I'm trundling along in the job search project. Today was a relative good day; Friday had me feeling low and useless. So as expected, this is an up-and-down prospect, and there will be many more ups and downs before it's all over, I'm sure.
So I'm swapping topics for today. I've already blogged (some) about my career. And my music. And now it's time to address the third leg of the milk stool that is my life.
I have always been a dog lover. I was the child who would pull Mommy's arm to the owner of a dog walking by and beg to pet him or her. And that trend continues; even now, on vacation, if I spot a dog being walked nearby, I feel compelled to stop the owner, ask if I can say hello, and squat down to scrungle an ear or get a kiss. Much to the embarrassment of my teenage daughters.
As a child, we had a dog, Dusky, a Lab mix. He came our way in an odd set of circumstances, thanks to Dad. Dad's cousin is a veterinarian who now has quite a lucrative practice in California. But back then, he was local, and he introduced our family to the joys--and trials--of dog ownership
Dad was also a dog lover, regaling us regularly with stories of a dog he had when he was younger, Trixie. I always thought Trixie was a girl; somehow, in my mind, I linked "her" with the character of Trixie in The Honeymooners (which was still in a regular rotation of reruns when I was a kid), as played by Joyce Randolph.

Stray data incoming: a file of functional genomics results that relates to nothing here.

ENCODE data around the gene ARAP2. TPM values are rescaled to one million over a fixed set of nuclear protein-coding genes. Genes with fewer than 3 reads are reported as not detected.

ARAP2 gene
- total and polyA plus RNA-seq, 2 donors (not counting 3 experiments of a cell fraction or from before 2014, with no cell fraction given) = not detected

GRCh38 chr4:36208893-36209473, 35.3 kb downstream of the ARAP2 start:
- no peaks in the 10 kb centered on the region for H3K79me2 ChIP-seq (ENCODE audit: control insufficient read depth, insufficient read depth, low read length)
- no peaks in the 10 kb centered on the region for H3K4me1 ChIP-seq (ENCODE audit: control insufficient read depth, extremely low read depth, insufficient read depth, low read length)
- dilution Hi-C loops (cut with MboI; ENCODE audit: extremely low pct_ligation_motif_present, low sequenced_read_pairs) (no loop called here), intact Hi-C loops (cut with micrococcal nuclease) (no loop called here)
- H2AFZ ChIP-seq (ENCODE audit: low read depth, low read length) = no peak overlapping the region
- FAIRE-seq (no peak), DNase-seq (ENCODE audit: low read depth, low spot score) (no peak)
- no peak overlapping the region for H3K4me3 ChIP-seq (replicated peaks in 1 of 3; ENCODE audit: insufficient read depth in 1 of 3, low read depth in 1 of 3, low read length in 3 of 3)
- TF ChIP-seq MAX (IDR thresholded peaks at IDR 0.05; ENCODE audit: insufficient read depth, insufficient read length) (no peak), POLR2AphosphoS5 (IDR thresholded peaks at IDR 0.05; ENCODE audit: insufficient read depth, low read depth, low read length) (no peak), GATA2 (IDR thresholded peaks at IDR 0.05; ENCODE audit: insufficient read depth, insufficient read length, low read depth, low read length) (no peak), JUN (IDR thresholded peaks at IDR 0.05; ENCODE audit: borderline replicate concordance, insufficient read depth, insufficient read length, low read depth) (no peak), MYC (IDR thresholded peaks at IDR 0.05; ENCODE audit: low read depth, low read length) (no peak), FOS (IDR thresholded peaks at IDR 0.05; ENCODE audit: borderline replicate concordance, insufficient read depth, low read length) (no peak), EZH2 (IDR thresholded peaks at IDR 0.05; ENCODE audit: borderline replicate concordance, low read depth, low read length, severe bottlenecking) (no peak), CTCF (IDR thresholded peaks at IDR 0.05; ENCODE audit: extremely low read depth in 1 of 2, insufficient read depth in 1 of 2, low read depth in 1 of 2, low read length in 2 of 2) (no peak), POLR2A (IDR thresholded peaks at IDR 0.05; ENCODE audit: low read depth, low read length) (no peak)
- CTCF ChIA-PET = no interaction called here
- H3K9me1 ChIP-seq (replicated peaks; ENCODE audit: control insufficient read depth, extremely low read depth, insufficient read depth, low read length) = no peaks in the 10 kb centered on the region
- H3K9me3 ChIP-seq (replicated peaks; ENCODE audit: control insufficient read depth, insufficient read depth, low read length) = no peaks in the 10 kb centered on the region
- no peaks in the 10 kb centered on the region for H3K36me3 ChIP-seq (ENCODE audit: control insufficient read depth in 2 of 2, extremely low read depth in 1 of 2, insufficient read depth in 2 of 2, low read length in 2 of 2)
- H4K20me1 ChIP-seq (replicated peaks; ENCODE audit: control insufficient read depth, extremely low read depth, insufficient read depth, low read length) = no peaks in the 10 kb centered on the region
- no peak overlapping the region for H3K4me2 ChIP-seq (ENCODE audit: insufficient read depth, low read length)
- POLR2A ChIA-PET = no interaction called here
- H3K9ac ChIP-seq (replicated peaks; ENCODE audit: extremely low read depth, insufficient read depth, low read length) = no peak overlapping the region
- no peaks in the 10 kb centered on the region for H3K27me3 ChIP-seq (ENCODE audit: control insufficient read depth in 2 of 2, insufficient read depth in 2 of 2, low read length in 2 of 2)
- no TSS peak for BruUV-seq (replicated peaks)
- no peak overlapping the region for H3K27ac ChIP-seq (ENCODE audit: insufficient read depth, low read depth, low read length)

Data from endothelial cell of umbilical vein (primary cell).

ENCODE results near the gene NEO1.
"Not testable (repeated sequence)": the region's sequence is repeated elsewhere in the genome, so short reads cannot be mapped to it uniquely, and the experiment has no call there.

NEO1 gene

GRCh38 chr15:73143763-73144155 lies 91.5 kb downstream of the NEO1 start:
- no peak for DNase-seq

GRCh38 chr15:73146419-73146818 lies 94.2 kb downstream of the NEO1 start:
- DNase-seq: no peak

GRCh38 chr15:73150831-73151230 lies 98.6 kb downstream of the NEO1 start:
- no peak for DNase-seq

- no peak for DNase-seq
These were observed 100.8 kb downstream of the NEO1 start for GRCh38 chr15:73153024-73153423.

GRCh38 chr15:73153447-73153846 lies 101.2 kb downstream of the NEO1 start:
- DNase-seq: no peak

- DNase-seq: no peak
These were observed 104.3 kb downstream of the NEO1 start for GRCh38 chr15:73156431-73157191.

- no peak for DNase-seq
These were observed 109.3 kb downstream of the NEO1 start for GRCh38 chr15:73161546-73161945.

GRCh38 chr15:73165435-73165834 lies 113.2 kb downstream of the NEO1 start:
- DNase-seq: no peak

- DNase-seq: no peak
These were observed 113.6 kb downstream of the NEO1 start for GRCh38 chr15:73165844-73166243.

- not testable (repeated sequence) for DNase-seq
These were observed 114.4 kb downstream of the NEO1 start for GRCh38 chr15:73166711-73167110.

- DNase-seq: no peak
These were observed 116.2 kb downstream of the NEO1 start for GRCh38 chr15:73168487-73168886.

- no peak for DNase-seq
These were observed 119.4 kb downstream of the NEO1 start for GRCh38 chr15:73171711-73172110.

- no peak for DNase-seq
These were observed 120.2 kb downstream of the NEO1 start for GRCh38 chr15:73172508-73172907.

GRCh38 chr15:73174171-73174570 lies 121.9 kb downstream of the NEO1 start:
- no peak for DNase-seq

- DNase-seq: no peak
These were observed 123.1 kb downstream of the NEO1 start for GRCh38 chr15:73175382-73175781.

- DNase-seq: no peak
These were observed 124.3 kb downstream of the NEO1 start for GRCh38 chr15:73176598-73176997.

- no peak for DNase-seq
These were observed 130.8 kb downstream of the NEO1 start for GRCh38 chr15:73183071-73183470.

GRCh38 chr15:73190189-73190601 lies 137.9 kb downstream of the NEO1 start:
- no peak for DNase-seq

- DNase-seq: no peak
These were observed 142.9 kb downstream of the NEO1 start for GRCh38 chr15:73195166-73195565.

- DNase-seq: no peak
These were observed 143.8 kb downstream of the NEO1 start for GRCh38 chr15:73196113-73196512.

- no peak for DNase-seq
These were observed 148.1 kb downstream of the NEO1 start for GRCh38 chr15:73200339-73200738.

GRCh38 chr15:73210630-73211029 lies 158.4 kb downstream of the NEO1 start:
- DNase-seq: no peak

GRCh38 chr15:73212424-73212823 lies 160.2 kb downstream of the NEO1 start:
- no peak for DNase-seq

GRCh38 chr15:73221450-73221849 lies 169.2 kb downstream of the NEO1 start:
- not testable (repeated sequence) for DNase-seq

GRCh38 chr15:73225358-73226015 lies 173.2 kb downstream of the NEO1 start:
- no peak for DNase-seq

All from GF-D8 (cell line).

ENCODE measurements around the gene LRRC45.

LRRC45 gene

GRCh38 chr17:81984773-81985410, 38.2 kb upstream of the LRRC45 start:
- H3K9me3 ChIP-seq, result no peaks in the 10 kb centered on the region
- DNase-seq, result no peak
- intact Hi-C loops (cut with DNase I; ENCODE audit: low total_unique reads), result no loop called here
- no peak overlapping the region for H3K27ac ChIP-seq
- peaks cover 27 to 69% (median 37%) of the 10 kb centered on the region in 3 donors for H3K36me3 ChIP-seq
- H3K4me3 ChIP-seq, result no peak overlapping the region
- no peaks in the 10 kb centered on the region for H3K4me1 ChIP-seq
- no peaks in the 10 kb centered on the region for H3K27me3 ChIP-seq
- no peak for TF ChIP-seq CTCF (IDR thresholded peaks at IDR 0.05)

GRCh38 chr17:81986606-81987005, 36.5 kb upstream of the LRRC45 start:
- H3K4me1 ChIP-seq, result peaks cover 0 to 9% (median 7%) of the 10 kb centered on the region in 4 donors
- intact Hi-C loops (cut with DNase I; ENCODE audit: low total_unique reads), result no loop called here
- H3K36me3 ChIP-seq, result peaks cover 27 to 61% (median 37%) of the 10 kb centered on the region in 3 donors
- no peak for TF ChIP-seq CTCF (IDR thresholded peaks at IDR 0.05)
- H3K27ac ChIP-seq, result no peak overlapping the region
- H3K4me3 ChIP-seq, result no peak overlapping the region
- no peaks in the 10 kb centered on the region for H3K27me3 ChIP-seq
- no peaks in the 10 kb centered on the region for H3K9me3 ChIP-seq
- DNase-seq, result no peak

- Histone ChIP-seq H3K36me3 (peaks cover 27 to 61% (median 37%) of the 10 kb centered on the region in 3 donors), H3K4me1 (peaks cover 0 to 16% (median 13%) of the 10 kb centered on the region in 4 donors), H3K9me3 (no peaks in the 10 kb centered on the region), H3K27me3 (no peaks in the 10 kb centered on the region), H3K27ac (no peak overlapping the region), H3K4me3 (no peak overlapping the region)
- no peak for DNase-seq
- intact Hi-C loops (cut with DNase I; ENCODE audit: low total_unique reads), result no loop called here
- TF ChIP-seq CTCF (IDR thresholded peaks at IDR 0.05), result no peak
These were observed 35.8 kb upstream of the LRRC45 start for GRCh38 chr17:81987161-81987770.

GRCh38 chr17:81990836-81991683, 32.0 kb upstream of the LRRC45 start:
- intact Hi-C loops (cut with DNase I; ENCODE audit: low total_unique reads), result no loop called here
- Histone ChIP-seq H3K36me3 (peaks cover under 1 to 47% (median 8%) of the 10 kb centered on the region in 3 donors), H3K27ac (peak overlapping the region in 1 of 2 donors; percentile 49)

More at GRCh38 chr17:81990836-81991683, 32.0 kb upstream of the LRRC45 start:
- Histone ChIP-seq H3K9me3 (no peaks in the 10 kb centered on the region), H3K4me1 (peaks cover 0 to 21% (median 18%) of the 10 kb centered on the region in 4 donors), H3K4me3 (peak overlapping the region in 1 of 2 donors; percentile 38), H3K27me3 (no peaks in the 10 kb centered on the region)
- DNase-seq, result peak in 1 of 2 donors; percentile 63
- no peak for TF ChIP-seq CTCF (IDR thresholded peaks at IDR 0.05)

But Trixie was a boy. So named, I later learned, for his ability to do "tricks."
Anyway, Dad always wanted to bring a dog into the house, but along the way, Mom resisted.
Until the opportunity to get Dusky came along, thanks to his cousin the vet.
I don't know all the circumstances in Dusky's need for a home, whether he was part of an "oops" litter or was simply a leftover dog that needed a home.
But he came our way early one summer when I was perhaps five or six years old (so this would have been 1968 or so).
Unfortunately, Dusky didn't stay with us very long.
First, he had medical issues. And again, I'm fuzzy on the details, but I do remember that he had an allergic reaction to a vaccination, and one of his eyes turned a milky gray. I'm not sure if he lost the sight in that eye or not; it's possible.
The other problem with Dusky is that he never quite got the idea of house-training.
And remember, in that day, crate training wasn't nearly as common as it is today (I happen to be a devoted fan of crate training, having worked through it with dogs of my own and helped other with it along the way).
So Dusky was messy. And his medical issues proved expensive.
The final straw in Dusky's permanence in our house was his nipping. Dusky wasn't very well socialized (again, dog psychology then wasn't what it is today, and we were never quite sure of his parentage or the diligence with which his breeder attended to him). In short, he nipped. A lot. And I seemed to be the constant object of his teething. So most of my memories of Dusky are rather painful, and I'm not talking emotionally.
And these factors drew Mom's patience very short.
And so one afternoon, upon arriving home from school, Dusky had exited our happy home, taken by Mom to "...a large farm with rolling green lawns and lots of other dogs with whom he could run and play and enjoy the rest of his life."
But Dusky planted some seeds that took root, seeds that eventually led me to incorporate dogs into my daily life and appreciate their charms and humorous quirks.
NB: The photos below show my older brother Paul with Dusky, not me.